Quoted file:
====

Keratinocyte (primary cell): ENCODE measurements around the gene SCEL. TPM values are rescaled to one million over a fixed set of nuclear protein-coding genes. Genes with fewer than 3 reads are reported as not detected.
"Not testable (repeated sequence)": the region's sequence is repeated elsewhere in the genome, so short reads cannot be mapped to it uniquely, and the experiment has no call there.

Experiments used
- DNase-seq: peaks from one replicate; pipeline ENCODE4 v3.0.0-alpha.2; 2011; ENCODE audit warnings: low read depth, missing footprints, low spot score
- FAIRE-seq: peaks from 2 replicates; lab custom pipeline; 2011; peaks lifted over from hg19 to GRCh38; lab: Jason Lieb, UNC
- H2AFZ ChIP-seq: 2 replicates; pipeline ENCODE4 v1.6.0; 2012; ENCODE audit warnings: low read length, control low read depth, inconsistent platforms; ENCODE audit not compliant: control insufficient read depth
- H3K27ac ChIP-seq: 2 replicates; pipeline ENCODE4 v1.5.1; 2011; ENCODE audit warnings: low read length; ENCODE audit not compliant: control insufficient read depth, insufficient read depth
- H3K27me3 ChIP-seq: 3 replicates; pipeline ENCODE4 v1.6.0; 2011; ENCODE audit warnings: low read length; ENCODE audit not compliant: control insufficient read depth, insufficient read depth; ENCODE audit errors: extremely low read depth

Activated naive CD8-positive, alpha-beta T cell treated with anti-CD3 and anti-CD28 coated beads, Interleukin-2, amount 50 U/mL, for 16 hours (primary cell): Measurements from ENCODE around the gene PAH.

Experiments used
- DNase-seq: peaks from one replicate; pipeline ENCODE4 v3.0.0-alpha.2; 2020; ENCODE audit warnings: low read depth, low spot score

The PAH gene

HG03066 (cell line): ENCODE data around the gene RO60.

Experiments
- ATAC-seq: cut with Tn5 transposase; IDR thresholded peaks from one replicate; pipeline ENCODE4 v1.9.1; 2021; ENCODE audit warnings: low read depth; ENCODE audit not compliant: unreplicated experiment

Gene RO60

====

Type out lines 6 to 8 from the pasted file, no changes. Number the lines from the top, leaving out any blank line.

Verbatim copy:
- H2AFZ ChIP-seq: 2 replicates; pipeline ENCODE4 v1.6.0; 2012; ENCODE audit warnings: low read length, control low read depth, inconsistent platforms; ENCODE audit not compliant: control insufficient read depth
- H3K27ac ChIP-seq: 2 replicates; pipeline ENCODE4 v1.5.1; 2011; ENCODE audit warnings: low read length; ENCODE audit not compliant: control insufficient read depth, insufficient read depth
- H3K27me3 ChIP-seq: 3 replicates; pipeline ENCODE4 v1.6.0; 2011; ENCODE audit warnings: low read length; ENCODE audit not compliant: control insufficient read depth, insufficient read depth; ENCODE audit errors: extremely low read depth